January is not renowned for great observing conditions. During the late afternoon of Sunday January 20th, however, skies magically cleared in the Victoria area and set the stage for a beautiful lunar eclipse. A fireball and a fleeting impact on the lunar surface were also witnessed by a lucky few. Due to its brightness I generally avoid observing the full moon but at this phase the ejecta rays of craters like Tycho and Copernicus were prominent. I adjusted my camera to highlight these striking features during the event. My optimum settings with a 127 mm refractor varied from 1/1250 second at ISO 100 at the beginning to 4 seconds at ISO 800 during totality. This remarkable reduction in intensity enabled one to enjoy a rich star field during totality. I observed the eclipse at Cattle Point Urban Dark Sky Park. The parking lot was full. The atmosphere was joyous with occasional outbreaks of wolf howls to honour the Super Wolf Blood Moon. It was wonderful to share this event in community.

This eclipse has inspired a number of RASCals to attempt the RASC lunar observing programs. These in include an introductory program entitled Explore the Moon and a more comprehensive program called the Isabel Williamson Lunar Observing Program. So far only 18 RASCals nation wide have completed the Isabel Williamson challenge. Perhaps you will want to join Victoria’s own Nelson Walker in this elite group. Check it out!

Some changes have been made at the Victoria Centre Observatory. The Victoria Centre recently received a generous donation of a 20 Inch Obsession Dobsonian telescope. In order the accommodate this scope at the VCO the existing 20 inch Dobsonian has been relocated to the Center of the Universe. This scope was beautifully crafted by Guy Walton in 2003 using a mirror from Jack Newton. In addition to serving as a museum piece this scope will be rolled out on the patio and used for public outreach events.

RASCals are reminded that during our February 13th Monthly Meeting there will be a very short administrative “Mini AGM”. This meeting is required as a result of the recent change of our fiscal year end from September 30th to December 31st. This could take less than 5 minutes so bring your stop watches!

Cloudless Nights! Reg Dunkley

Speaker: Dark Nebulae in New Light

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Paul Gray, RASC Halifax Centre

Wednesday, January 9th, 2019

At 7:30 PM in Room A104, Bob Wright Centre, UVic

Dark Nebulae are elusive and one of the most difficult deep sky objects to observe. With the aid of larger telescopes in the 1990s more amateurs started to seek out these objects. Inspired by a mentor of the RASC Halifax Centre Paul pursued a project to observe as many of E. E. Barnard’s Dark Nebulae objects as possible and composed a list for the Observer’s Handbook. In the process much was learned about how best to observe these dark nebulae and Paul made a discovery along the way. Recently with the construction of a backyard observatory Paul’s obsession with dark nebulae has been rejuvenated with a new project. The second part of this talk will discuss that observatory itself and a current project to reimage Barnard’s catalogue.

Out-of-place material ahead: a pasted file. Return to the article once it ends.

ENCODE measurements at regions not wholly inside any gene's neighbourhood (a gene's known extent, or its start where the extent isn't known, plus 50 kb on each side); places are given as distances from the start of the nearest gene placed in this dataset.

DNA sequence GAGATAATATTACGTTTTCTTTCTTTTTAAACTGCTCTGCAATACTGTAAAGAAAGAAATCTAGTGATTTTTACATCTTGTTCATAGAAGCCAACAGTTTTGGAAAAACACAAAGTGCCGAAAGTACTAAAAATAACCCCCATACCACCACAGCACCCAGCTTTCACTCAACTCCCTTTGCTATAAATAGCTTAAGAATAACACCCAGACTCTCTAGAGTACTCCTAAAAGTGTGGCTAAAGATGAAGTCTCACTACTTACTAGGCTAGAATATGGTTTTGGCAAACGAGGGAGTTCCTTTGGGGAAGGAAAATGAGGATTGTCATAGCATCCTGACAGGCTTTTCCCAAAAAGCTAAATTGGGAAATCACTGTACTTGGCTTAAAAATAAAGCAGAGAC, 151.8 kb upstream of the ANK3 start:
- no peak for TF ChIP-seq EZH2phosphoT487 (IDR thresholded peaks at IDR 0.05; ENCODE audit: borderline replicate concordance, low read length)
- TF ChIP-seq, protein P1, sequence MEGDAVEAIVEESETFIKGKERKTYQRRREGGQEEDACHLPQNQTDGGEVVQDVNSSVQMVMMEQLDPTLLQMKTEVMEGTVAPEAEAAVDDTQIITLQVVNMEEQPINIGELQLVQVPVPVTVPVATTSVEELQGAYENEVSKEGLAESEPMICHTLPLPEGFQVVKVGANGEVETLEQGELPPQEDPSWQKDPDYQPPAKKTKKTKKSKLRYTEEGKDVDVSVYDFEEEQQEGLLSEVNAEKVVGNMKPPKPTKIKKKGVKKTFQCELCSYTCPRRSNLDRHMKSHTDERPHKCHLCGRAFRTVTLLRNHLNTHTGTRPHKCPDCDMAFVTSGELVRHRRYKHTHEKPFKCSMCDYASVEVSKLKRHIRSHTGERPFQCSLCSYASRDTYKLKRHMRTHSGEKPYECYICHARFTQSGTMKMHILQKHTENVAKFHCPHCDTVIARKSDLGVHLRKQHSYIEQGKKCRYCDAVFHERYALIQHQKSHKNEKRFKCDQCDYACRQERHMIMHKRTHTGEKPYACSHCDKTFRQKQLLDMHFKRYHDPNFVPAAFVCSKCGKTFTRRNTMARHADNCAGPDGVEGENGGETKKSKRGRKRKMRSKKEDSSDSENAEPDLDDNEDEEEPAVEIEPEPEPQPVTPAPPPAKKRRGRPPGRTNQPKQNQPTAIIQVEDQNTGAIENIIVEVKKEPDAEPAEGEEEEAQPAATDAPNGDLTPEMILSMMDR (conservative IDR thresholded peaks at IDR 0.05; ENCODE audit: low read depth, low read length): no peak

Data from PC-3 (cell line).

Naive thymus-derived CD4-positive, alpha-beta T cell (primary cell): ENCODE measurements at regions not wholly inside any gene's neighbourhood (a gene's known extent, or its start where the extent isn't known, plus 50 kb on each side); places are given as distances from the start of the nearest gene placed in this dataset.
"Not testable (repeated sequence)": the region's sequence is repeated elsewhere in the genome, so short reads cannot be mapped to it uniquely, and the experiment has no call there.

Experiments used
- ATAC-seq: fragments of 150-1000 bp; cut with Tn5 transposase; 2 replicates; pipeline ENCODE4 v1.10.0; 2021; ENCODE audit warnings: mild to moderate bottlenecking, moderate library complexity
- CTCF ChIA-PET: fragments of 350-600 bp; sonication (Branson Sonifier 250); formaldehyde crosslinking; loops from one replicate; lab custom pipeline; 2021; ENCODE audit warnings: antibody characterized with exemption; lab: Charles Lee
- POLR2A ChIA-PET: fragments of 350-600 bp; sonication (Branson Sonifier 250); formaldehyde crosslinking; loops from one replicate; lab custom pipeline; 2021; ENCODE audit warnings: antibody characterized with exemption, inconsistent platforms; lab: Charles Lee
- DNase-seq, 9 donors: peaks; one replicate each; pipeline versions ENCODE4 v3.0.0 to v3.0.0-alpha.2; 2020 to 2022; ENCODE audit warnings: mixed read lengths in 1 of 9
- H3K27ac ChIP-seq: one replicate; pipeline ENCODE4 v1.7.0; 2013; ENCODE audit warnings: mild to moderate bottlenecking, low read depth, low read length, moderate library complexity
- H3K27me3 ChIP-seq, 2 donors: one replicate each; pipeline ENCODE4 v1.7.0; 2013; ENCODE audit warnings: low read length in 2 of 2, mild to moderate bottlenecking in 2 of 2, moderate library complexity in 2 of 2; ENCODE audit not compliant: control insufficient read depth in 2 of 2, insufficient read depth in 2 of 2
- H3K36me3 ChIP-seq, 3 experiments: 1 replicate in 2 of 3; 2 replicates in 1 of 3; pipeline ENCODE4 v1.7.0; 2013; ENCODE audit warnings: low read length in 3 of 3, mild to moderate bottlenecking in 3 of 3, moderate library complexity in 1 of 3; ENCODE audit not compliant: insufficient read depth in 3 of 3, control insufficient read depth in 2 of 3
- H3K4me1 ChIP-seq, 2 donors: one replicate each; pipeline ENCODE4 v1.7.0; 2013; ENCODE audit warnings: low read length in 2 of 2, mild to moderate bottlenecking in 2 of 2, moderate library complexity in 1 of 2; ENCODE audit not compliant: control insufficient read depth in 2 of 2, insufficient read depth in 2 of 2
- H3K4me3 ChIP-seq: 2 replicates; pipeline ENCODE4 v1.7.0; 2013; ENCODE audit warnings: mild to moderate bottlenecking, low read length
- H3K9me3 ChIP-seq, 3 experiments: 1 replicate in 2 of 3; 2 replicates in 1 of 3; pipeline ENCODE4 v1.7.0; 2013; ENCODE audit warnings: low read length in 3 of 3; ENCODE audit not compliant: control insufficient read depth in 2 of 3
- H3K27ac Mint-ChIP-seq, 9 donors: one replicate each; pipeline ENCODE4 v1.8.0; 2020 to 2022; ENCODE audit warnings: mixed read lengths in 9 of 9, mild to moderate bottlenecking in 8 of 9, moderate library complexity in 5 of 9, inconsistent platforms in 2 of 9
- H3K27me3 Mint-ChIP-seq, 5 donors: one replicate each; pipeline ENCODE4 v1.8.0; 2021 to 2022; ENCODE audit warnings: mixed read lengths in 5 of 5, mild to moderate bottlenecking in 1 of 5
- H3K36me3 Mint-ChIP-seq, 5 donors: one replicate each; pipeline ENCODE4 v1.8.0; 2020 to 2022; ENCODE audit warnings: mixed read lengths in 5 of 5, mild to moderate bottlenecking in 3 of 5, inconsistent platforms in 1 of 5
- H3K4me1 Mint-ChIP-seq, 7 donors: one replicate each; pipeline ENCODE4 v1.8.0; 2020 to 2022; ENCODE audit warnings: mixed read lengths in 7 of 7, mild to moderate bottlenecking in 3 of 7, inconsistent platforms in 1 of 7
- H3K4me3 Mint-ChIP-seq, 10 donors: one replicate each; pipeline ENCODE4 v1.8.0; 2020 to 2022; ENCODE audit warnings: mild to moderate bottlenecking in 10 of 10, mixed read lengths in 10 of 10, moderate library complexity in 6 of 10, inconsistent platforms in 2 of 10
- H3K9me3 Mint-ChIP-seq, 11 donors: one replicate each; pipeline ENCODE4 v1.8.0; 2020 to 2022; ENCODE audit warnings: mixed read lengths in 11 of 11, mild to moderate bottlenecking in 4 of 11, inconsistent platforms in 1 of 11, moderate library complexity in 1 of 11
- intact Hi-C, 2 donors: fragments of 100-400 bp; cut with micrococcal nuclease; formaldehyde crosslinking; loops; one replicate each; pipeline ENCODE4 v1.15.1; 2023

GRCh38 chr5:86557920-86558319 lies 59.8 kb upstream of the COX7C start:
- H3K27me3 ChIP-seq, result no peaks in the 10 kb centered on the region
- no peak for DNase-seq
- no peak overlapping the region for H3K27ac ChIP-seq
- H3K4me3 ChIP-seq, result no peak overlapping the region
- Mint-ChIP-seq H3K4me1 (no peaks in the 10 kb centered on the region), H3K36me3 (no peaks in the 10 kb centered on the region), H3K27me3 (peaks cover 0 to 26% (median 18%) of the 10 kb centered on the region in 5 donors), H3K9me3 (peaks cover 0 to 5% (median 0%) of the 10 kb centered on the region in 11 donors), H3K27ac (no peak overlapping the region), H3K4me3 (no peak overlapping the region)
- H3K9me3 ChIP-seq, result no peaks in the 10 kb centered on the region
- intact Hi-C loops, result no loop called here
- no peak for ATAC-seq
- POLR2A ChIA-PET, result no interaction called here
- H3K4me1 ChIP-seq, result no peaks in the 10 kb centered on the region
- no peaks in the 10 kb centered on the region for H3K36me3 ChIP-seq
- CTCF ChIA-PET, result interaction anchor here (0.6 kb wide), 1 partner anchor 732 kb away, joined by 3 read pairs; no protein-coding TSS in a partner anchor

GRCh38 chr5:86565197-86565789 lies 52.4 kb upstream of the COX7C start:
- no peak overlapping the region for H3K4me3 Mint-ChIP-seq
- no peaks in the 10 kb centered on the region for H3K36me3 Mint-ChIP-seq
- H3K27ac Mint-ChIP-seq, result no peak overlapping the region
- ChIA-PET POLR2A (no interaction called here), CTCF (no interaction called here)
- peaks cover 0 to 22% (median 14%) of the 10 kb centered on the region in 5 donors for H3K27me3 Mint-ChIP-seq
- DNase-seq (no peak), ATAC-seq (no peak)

Paul Gray: It was the visit of Halley’s Comet in 1985 that hooked Paul on astronomy. He has been active member of RASC since 1988 and has served as president in both the Moncton and Halifax Centres. He chaired the 2010 General Assembly. Paul has served on numerous positions at the national level including the Chair of the National Observing Committee and the Editor of the RASC Observer’s Calendar. In 2016 Paul was awarded the RASC Service Award for his contributions at both the local and national level. He is also a 3 time recipient of the Ken Chilton award. In 1998 Paul found himself moving to Maryland, USA for 5 years. While there he became a member of the Delmarva Stargazers and still remains as their Honorary Northern member.

Observing first with a 60mm Tasco and then a 100mm F4, made from a Taylor Hobson TV Lens, he completed the Messier list. Later, in his final year of high school he built a 330mm F4.5 reflector. After his move to the USA he observed with a 12.5” F5 reflector to complete his Finest NGC List as well as his Dark Nebulae project. He has a passion for meteor observing and deep sky observing. He has ventured into photography many times over the years in film, DSLR and CCD. He “went off the deep end” so to speak while in college when he teamed up with David Lane to conduct a supernova search and at age 22 found his first. He would later discover 5 supernovae and share one with his daughter Kathryn Aurora Gray. To keep things in the family his son Nathan Gray also would find a supernova as part of the program he and David Lane developed. Recently he made a dream come true by finally building his backyard observatory at his home in Nova Scotia.